A concert artist, independent scholar and teacher, Nyaho has performed recitals of standard repertoire and piano music by composers of the African Diaspora in Asia, Africa, Europe, North America and the Caribbean and on his ground breaking, critically acclaimed CD, “SENKU: Piano Music by Composers of African Descent.” He has won the Joanna Hodges International Piano Competition and the Ilba Grand Prize International Competition in Italy.
Fanfare’s second week also includes:
▪ Foreign film – the Italian film with English subtitles “Amarcord,” Oct. 13, 5 p.m., in the Student Union Theatre. “Amarcord, directed by Federico Fellini,” ranks as one of the most honored foreign films of the 70s. Through the story of Titta, a boy on the brink of manhood, director Federico Fellini looks back on his own youth with affection and humor. The free film is rated R.
▪ “Then and Now” lecture on “Leadership Lessons from Ulysses S. Grant” by Southeastern history professor Harry Laver, Oct. 14, 1 p.m., in Pottle Music Building Auditorium. Southeastern’s military historian argues that Gen. Grant was not born a great commander, but instead developed leadership abilities through experience and conscious effort. A book-signing will follow his free presentation.
▪ “Mind’s Eye: Imagination,” Oct. 14, 7 p.m., in Columbia Theatre. Alan Marsh (Department of English) and Martie Fellom (Department of Music and Dramatic Arts), both recipients of Southeastern’s President’s Award for Excellence in Artistic Activity, present six independent short films, all with local connections. The films, including the premiere of “Rabbit Moon” and “Hope,” feature children in a variety of genres, from comedy and drama to magical realism. The presentation is free.
▪ A “Then and Now” lecture on “The Devil Is in the Lyrics” by Southeastern communication professor and rock music aficionado Joe Burns, Oct. 16, 11 a.m., in Pottle Music Building Auditorium. The belief that popular musicians are in cahoots with the devil for their talent is nothing new, going back to the 1700s. But is it true? Are there basically really back-masked messages in rock music? What is a subliminal message and would it affect you if you did not hear it? And what exactly are the lyrics to “Louie Louie?” Burns separates fact from fiction and reveals what happened down at the Crossroads. Co-presented by the Department of Communication, the lecture is free.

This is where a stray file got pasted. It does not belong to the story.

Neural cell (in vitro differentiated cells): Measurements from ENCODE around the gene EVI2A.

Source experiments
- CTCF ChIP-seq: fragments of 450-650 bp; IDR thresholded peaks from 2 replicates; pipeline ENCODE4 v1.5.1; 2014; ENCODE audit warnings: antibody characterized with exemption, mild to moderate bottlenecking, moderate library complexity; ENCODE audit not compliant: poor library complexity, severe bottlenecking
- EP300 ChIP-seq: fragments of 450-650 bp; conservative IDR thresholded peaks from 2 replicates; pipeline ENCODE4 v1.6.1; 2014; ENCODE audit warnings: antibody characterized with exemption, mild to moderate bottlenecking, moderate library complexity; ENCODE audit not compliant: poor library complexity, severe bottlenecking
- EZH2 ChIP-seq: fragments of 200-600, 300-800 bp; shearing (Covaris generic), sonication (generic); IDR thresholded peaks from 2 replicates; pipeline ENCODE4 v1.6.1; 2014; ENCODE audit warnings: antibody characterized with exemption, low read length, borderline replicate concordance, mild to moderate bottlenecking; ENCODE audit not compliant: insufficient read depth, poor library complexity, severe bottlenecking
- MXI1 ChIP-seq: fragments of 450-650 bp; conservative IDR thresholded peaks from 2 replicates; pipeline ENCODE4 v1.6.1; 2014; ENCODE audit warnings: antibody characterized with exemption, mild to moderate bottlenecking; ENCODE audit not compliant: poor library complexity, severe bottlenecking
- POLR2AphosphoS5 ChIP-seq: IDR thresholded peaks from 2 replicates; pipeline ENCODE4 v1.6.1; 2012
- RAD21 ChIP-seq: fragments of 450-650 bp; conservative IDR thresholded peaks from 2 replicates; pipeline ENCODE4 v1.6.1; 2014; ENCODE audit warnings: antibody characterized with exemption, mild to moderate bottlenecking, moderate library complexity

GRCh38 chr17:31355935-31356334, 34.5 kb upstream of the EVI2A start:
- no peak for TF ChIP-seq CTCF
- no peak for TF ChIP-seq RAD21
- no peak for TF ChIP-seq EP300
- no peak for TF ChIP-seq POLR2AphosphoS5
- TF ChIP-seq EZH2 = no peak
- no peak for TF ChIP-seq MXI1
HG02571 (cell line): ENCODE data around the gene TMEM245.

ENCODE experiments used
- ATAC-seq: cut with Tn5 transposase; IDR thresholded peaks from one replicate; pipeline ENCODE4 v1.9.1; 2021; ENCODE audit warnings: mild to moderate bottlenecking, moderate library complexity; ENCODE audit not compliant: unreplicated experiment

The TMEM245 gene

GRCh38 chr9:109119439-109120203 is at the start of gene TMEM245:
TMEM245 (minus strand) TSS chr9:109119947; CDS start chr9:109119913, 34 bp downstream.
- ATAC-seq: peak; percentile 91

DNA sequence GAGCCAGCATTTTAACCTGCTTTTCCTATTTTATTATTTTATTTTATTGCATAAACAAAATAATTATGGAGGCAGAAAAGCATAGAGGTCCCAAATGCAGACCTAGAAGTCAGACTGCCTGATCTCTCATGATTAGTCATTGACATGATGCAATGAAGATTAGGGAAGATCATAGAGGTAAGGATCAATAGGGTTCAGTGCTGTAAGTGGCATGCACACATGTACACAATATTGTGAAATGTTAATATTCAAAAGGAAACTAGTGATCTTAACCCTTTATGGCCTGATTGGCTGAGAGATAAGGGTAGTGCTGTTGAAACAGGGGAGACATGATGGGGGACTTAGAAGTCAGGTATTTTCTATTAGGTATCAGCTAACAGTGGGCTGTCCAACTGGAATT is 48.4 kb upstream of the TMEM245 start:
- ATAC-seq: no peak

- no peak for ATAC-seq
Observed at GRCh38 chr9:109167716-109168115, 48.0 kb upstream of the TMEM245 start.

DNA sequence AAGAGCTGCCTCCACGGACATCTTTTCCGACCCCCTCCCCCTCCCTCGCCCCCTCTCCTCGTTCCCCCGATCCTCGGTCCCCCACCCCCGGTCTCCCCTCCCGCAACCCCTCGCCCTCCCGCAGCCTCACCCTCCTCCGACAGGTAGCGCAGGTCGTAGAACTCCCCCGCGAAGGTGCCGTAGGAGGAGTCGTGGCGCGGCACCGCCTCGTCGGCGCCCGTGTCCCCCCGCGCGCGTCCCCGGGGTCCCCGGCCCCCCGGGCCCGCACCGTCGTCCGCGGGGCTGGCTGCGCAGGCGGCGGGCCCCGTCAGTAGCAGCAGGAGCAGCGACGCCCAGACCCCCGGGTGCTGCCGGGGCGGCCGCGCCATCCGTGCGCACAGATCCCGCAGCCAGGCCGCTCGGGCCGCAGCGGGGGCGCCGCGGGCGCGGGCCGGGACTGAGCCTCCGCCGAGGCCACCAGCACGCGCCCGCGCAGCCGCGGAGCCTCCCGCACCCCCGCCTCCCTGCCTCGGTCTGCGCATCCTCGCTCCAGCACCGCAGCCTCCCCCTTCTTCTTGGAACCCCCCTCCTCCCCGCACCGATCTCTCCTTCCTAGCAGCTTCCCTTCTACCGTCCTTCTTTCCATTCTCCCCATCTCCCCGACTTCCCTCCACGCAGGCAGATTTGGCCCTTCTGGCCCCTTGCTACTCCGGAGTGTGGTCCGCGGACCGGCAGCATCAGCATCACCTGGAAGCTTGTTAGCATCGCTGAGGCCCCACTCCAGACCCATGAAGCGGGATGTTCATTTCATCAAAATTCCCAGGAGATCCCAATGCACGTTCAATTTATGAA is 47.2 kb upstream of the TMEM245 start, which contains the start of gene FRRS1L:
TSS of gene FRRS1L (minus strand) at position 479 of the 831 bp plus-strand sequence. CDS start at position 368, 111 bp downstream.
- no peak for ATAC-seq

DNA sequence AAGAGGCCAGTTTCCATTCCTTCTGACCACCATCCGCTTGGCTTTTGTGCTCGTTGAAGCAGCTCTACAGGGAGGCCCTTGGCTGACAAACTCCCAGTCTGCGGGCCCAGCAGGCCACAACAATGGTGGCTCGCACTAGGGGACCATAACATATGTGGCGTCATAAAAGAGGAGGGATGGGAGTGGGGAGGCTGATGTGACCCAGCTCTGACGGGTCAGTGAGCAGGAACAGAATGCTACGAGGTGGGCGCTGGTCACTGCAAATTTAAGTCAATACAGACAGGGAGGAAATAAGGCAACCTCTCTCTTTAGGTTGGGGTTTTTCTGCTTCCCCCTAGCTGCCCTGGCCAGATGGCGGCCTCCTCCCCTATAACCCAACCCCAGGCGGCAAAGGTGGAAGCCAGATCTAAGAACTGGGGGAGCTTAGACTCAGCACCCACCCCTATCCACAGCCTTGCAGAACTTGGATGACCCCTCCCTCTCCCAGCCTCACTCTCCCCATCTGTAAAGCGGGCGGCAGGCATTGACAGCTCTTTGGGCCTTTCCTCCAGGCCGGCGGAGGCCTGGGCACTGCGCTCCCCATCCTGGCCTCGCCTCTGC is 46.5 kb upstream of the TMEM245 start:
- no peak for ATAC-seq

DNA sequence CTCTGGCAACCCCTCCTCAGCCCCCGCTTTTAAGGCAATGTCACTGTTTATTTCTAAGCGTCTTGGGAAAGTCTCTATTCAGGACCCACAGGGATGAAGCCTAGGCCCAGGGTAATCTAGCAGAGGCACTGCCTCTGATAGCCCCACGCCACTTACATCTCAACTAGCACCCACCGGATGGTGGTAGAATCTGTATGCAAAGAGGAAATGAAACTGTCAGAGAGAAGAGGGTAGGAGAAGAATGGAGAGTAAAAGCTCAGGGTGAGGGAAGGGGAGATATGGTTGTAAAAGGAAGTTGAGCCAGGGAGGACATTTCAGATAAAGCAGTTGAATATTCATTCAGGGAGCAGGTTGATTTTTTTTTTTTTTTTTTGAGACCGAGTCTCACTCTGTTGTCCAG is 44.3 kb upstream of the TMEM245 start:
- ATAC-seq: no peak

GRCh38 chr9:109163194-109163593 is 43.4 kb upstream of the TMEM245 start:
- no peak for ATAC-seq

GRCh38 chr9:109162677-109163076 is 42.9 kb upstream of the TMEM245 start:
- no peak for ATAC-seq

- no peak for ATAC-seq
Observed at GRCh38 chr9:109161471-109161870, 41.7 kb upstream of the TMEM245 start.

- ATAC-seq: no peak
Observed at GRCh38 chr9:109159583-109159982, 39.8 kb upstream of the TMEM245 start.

▪ The Marjorie Morrison Sculpture Biennial exhibit and opening reception hosted at the Hammond Regional Arts Center, 217 E. Thomas St. in Hammond, Oct. 16, 6-8 p.m. Morrison has been a leading supporter of the arts in Louisiana for many decades. In her honor, the Hammond Regional Arts Center has established a biennial juried sculpture show. The event is free, and the exhibit will be open through Nov. 14.
▪ Homecoming Day Event: Opening Reception “3x6 Annual Alumni Fine Art Exhibition,” Contemporary Art Gallery, Oct. 17, noon - 2 p.m. As alumni head to Southeastern’s campus to join in Homecoming Day festivities (www.selu.edu/homecoming), they can enjoy an opening reception of an exhibit highlighting the talents of six Southeastern alumni, each displaying three works. The reception is free, and the exhibit runs through Nov. 13.